Dayton lobbies Legislature as stadium hearing starts

Gov. Dayton sent a letter to members of the Senate Local Government and Elections Committee urging them to approve a Vikings stadium bill. The committee is the first stop for the bill and it isn't certain whether the bill will make it through committee. Dayton reminded lawmakers that the financing from the electronic pull-tab is solid despite reports otherwise.

"I believe it is sound, reliable and sufficient to finance the state's share of this project," Dayton wrote. "Anyone who says otherwise is speaking without my authorization and is seriously misrepresenting my position. Futhermore, everyone trying to dismantle this proposal, without offering a better one, is clearly trying to defeat this bill"

Sen. Julie Rosen, R-Fairmont, Metropolitan Sports Facilities Commission Chair Ted Mondale and Vikings lobbyist Lester Bagley urged the committee to pass the bill. He said the Metrodome has outlived its usefulness.

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"It's the smallest stadium in the league," Bagley said. "It will no longer sustain an NFL team. We're at the bottom of the NFL in stadium revenues and fan experience."

Several business and labor leaders also signaled their support for the bill.

Mondale told the committee that state's $398 million contribution will be returned by taxes from player salaries, Vikings employees, other teams and sales taxes from the games.

"The state payback in gross dollars over a 33 year period of time would be $450 million more that the state would get back than the state would put in on this particular project."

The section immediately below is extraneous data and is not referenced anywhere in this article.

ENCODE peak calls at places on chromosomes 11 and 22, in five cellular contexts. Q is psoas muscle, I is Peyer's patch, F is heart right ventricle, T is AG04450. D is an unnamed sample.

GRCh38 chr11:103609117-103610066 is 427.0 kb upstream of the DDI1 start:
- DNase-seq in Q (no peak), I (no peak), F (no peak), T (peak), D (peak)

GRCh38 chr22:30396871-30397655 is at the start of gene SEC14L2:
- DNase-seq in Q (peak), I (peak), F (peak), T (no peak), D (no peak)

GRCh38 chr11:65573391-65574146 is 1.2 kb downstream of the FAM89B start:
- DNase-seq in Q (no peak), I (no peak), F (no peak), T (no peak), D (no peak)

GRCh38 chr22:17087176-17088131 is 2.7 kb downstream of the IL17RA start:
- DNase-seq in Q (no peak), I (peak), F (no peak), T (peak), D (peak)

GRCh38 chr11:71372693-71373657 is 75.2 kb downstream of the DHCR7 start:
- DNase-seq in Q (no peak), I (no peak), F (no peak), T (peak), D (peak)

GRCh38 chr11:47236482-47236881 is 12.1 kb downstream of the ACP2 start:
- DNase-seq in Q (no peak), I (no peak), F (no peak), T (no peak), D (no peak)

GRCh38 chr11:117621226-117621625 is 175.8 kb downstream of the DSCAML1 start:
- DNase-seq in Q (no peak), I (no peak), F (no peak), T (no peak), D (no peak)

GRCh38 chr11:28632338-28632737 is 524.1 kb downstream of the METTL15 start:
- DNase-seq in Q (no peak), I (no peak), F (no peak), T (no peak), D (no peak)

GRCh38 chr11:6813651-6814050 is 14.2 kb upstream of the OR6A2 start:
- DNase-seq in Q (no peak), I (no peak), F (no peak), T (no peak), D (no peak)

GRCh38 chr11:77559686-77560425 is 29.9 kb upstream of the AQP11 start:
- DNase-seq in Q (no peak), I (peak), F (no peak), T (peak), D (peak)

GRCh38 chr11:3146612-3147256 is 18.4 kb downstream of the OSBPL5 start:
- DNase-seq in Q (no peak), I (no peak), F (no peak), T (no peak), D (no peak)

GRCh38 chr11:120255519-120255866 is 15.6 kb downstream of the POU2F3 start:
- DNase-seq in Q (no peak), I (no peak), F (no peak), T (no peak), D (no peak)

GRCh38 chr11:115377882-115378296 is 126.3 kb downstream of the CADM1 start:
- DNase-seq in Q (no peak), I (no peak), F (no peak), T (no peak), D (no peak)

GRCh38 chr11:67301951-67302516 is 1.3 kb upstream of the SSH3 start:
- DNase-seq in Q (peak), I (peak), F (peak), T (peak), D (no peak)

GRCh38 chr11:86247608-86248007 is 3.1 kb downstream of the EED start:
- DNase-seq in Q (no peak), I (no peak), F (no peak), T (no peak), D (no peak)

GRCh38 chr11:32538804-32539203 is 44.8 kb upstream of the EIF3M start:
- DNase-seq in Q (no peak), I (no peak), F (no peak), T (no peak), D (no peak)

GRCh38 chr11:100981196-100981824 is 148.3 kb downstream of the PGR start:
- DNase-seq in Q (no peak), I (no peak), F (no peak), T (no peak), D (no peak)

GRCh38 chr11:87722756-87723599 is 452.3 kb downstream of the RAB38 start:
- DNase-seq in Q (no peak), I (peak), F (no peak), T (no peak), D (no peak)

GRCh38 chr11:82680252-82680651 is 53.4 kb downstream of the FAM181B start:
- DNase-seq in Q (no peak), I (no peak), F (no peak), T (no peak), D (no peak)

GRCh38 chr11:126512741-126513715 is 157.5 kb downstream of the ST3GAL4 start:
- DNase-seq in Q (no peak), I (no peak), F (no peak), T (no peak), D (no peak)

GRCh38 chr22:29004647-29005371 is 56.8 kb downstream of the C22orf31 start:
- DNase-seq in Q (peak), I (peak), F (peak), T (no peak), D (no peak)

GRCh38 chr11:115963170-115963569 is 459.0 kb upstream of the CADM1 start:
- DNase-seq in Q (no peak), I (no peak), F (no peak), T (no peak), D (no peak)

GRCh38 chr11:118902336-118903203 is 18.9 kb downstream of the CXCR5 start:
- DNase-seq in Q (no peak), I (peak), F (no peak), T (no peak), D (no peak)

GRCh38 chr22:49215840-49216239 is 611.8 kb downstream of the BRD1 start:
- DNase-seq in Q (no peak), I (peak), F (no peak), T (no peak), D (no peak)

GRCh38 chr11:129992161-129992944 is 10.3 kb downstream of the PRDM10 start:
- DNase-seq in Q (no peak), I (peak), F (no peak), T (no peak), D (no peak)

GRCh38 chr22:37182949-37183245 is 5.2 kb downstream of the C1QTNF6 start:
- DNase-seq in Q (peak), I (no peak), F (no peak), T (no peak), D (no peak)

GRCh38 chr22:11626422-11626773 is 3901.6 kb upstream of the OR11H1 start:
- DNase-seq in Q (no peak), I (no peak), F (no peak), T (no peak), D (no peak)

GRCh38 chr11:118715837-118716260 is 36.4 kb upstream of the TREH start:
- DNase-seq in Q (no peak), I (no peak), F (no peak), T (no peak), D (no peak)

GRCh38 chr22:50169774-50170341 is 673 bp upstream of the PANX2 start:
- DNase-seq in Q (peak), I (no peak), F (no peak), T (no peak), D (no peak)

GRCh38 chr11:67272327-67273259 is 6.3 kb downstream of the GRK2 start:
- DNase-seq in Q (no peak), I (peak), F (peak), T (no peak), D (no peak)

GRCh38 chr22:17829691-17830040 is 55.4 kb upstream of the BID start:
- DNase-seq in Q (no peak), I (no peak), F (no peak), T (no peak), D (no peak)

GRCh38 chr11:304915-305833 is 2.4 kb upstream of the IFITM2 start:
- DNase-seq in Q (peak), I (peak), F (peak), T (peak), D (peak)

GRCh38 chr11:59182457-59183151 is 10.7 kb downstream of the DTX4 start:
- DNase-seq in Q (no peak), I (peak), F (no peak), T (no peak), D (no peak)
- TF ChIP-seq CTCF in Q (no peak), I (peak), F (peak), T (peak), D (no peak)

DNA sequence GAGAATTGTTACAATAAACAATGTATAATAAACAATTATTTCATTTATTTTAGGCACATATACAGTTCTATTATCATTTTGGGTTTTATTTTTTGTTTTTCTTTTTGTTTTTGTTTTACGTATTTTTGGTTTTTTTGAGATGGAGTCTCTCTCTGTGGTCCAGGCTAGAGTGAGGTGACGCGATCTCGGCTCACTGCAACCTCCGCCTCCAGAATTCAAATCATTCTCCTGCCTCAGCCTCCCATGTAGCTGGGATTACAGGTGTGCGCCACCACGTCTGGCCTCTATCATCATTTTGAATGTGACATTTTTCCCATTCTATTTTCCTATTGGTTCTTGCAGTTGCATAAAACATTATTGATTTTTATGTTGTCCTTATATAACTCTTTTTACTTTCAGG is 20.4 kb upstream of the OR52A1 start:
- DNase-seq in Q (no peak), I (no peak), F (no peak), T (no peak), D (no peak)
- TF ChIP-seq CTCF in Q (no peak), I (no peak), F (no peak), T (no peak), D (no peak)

But several members expressed skepticism about those numbers. Sen. Roger Chamberlain cited studies that said sports stadiums don't generate the expected return on investment.

"I want a stadium, I want you guys to stay here but I think the impact and the return to the state has proven to be zero."

Other critics, including a lobbyist for the Minnesota Family Council, said expanding electronic gambling is bad public policy.

"We're going to build a stadium to a significant degrees on the backs of problem gamblers," Prichard said. "In fact, the state will have a vested interst in having more people become addicted to and spend more money gambling over a 30 year period in order to pay off the bonds."

It isn't certain whether the committee will approve the bill. Bipartisan supporters of the stadium were busy working legislators before the committee started.

Here's Dayton's letter:

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